HUNTSVILLE, Ala. — The commander of the Army Space and Missile Defense Command and Army Force Strategic Command Lt. Gen. James Dickinson is expected to be nominated to be the deputy commander of U.S. Space Command.

The nomination has been signed off by the White House and is being submitted to the Senate Armed Services Committee, a DoD source said. Dickinson’s promotion was first reported by DefenseNews.

In a keynote speech on Tuesday at the Space & Missile Defense Symposium, Dickinson did not provide any hints that he had been tapped to become Gen. John Raymond’s deputy. He did make a detailed pitch for the Army’s space forces and pointed out that the service is the military’s largest consumer of space-based technologies.

A typical combat brigade of 4,000 soldiers deploys with more than 2,500 pieces of “space enabled equipment,” said Dickinson. And it uses at least 250 satellite communications devices.

As head of Army SMDC since 2017, Dickinson has advocated for more training for troops about their dependence on space. Satellites provide positioning and navigation, early warning of missile attack, munitions targeting and communications. Dickinson said he introduced a space training program that raises awareness of the reliance on space but also teaches troops how to cope if services are disrupted. “At the tactical level all soldiers must be trained to understand that they are in a denied and disrupted environment,” said Dickinson. “We developed space training kits to simulate a degraded environment for home-station training.”

Over the past two years, SMDC has provided space training for 20 brigade rotations at the National Training Center at Fort Irwin, California; 19 rotations at the Joint Readiness Training Center at Fort Polk, Louisiana; and 23 mission command rotations at the Army’s training center in Hohenfels, Germany.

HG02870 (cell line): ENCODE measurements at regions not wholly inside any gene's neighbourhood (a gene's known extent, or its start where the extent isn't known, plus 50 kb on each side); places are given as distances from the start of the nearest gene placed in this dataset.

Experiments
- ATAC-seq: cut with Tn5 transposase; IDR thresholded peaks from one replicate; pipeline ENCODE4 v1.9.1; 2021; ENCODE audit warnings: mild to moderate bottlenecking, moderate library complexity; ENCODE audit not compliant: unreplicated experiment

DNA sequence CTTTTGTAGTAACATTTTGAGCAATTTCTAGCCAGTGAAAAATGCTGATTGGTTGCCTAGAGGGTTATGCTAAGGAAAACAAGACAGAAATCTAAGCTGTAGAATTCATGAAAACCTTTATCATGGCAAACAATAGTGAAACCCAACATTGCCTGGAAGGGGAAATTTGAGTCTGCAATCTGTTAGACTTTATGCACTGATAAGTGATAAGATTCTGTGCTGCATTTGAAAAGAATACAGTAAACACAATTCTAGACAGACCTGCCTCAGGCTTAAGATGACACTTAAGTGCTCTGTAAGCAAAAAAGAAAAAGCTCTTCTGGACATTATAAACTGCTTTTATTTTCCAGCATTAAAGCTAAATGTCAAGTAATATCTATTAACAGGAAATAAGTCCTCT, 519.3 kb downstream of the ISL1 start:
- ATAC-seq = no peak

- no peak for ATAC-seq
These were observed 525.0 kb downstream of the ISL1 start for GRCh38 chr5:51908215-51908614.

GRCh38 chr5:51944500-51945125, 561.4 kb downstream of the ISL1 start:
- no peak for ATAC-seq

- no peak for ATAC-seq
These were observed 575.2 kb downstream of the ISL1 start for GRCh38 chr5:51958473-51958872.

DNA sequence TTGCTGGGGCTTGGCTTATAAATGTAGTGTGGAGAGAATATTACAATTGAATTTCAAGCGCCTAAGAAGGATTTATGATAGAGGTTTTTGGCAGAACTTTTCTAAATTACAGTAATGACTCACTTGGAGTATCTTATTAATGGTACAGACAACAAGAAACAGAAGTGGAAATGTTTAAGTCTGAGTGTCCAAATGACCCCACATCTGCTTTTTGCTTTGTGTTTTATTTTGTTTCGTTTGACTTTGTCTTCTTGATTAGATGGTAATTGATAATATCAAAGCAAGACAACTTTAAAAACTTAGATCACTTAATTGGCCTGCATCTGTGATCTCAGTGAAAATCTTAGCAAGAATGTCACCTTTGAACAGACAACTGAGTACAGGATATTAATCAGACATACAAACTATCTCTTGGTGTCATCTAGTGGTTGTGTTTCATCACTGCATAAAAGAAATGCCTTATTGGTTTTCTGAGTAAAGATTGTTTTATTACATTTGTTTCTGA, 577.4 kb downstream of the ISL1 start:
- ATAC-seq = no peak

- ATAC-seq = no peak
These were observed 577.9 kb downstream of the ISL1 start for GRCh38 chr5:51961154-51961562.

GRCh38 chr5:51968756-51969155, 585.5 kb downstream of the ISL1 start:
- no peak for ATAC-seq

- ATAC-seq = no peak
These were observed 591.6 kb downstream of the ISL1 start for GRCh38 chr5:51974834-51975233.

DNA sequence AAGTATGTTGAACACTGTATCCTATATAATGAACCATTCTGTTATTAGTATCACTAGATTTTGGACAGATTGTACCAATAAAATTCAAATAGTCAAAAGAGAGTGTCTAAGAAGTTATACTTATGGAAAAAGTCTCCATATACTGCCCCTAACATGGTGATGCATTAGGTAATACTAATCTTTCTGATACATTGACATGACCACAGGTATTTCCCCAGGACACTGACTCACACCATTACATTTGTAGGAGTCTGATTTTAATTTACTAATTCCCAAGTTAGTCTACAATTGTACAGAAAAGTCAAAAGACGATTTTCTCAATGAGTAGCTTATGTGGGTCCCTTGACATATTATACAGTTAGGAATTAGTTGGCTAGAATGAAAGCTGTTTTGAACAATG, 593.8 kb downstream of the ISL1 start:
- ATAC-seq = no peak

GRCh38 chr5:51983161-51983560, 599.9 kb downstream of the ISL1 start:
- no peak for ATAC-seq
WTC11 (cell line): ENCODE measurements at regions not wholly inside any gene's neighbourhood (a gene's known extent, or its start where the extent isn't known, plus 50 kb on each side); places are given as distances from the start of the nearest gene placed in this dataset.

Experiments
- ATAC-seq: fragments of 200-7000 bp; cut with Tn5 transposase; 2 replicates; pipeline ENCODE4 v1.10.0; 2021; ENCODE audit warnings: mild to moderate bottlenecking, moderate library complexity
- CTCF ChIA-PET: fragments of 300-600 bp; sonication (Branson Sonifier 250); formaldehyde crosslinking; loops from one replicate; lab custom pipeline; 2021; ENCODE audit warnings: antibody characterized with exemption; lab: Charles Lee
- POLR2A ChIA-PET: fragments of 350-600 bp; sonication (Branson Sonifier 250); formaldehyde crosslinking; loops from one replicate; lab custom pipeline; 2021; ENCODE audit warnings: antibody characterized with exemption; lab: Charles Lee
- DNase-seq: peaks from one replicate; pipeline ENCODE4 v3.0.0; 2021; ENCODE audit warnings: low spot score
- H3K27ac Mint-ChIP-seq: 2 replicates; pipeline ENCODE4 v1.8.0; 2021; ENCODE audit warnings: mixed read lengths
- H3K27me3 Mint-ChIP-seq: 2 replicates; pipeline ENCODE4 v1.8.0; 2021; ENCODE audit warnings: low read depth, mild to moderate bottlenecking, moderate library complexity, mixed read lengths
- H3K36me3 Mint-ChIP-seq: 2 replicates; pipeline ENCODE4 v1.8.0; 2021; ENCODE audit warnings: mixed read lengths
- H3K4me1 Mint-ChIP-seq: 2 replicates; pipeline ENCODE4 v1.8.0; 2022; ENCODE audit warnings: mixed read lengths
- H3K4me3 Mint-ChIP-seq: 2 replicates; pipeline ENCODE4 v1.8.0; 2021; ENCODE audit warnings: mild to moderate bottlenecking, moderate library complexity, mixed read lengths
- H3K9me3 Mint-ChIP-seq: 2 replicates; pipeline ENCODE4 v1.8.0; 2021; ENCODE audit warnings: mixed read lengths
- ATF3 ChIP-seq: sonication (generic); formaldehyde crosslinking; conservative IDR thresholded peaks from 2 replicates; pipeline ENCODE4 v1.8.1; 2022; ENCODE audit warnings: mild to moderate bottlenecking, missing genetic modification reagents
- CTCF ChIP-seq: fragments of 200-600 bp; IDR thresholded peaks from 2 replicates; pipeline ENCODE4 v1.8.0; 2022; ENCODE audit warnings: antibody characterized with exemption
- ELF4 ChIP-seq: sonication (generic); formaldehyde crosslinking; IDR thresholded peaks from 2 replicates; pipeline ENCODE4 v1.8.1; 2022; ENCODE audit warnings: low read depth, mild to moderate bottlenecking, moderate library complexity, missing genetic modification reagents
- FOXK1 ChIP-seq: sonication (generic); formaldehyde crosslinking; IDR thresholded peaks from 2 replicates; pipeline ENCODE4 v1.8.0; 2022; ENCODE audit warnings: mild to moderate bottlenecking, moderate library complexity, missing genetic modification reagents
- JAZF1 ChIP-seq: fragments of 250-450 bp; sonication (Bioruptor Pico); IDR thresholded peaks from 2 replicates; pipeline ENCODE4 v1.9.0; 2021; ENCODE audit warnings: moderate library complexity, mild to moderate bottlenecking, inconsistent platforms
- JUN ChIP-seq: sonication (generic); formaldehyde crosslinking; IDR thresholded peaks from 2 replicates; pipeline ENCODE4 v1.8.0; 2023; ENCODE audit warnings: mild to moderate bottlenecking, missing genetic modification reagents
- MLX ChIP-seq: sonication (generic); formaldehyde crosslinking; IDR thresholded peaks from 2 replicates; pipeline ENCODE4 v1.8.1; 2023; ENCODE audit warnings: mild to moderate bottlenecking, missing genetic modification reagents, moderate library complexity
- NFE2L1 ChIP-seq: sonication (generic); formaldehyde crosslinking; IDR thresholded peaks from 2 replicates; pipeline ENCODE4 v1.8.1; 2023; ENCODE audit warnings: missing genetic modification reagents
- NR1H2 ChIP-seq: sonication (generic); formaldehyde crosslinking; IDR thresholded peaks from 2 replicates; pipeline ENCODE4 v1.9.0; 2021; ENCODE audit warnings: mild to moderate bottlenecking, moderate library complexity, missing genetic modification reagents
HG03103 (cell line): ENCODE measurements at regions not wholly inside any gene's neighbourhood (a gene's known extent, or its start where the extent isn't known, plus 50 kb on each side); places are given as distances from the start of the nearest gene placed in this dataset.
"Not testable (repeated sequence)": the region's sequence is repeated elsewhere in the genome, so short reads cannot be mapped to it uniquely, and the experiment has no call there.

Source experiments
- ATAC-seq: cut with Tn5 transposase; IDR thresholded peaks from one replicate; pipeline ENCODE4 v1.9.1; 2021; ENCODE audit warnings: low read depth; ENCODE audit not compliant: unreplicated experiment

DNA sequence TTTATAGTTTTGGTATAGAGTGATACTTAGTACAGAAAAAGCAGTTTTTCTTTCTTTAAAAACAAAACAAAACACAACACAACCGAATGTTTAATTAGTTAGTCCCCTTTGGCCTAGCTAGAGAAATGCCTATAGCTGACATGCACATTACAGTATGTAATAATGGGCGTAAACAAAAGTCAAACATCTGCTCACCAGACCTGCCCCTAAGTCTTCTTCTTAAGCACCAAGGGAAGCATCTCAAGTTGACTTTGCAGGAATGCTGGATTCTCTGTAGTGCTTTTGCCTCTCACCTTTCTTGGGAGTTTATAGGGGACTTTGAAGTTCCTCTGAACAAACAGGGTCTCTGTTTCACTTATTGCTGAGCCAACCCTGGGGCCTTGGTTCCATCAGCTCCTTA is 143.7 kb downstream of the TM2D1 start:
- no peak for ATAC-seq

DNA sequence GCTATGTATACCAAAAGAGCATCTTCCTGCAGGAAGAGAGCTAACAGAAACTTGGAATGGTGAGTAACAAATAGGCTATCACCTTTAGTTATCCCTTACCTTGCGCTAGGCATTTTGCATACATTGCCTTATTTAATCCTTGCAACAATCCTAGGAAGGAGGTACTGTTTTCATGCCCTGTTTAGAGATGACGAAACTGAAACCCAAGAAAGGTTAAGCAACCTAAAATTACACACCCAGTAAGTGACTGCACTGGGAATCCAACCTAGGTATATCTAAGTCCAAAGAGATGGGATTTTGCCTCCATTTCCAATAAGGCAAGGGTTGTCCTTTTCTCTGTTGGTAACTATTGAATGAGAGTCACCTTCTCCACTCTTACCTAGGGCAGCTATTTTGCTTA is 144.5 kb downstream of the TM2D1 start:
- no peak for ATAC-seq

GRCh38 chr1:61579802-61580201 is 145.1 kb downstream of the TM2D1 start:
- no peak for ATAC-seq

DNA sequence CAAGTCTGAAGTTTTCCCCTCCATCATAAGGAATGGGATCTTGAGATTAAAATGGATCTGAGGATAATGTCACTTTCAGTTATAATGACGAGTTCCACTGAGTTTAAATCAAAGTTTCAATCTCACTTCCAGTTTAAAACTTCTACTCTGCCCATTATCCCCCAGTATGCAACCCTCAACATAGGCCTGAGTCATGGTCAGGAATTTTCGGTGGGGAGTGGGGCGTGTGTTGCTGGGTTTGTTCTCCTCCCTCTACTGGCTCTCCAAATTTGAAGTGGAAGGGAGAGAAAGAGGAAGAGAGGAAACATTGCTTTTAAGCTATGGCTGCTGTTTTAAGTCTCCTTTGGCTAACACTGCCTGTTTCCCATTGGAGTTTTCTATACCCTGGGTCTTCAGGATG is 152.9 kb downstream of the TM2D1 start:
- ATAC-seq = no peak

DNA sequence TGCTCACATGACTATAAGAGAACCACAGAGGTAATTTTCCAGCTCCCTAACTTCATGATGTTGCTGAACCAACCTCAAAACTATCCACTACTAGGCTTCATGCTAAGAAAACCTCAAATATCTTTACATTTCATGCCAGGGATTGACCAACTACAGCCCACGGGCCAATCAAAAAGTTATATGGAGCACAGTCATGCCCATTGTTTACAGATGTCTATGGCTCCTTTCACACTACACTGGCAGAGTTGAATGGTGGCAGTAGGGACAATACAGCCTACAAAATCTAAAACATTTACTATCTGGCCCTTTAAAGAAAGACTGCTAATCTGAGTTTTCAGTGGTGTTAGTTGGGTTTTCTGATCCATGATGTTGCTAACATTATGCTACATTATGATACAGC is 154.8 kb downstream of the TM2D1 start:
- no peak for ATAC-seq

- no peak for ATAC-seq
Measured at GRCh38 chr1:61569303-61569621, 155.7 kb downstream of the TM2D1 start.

Dickinson also touted the Army’s history developing small satellites and estimates about 3,000 Army personnel could be categorized as “space forces.” Since 1976, 18 soldiers have completed astronaut training and three Army officers are currently in the NASA astronaut program.

Space Command coming this month

Maj. Gen. Richard Evans, mobilization assistant to the commander of U.S. Strategic Command Gen. John Hyten, said U.S. Space Command is on track to be stood up later this month. Inauguration events are expected to take place in Colorado Springs and in Washington.

Space Command is being spun off from Strategic Command 17 years after it ceased to be an independent command and was merged with Stratcom. But Evans said Stratcom will continue to focus on space. “It’s important to highlight that just because the mission of space operations transitions to a new combatant command doesn’t mean Stratcom is going to be out of the space business,” he said. “In fact we are going to be thinking about space all the time because our enemies are thinking about space.”

Stratcom also is creating a new office for nuclear command, control and communications (NC3) that will require the command to retain some space experts. The command was assigned the responsibility to modernize the aging NC3 infrastructure, including satellites and ground systems.

The majority of Stratcom’s space operators based at Schriever Air Force Base, Colorado, will slide over into Space Command. Stratcom also has been working to identify personnel at its headquarters at Offutt Air Force Base, Nebraska, who might be candidates to move to Space Command.

Stratcom leaders have spent six months evaluating the workforce. Evans said as many as 400 Stratcom headquarters personnel has some form of space expertise. Those 400 billets will transition to Space Command but the individuals holding those jobs will not necessarily be moving. “Billets will transition over time,” said Evans. “Individuals will have a choice to move.” He estimates it will take at least two year for Space Command to fill those billets. Stratcom will need some of its space personnel to stay in Omaha to support the the NC3 office.

Sandra Erwin writes about military space programs, policy, technology and the industry that supports this sector. She has covered the military, the Pentagon, Congress and the defense industry for nearly two decades as editor of NDIA’s National Defense...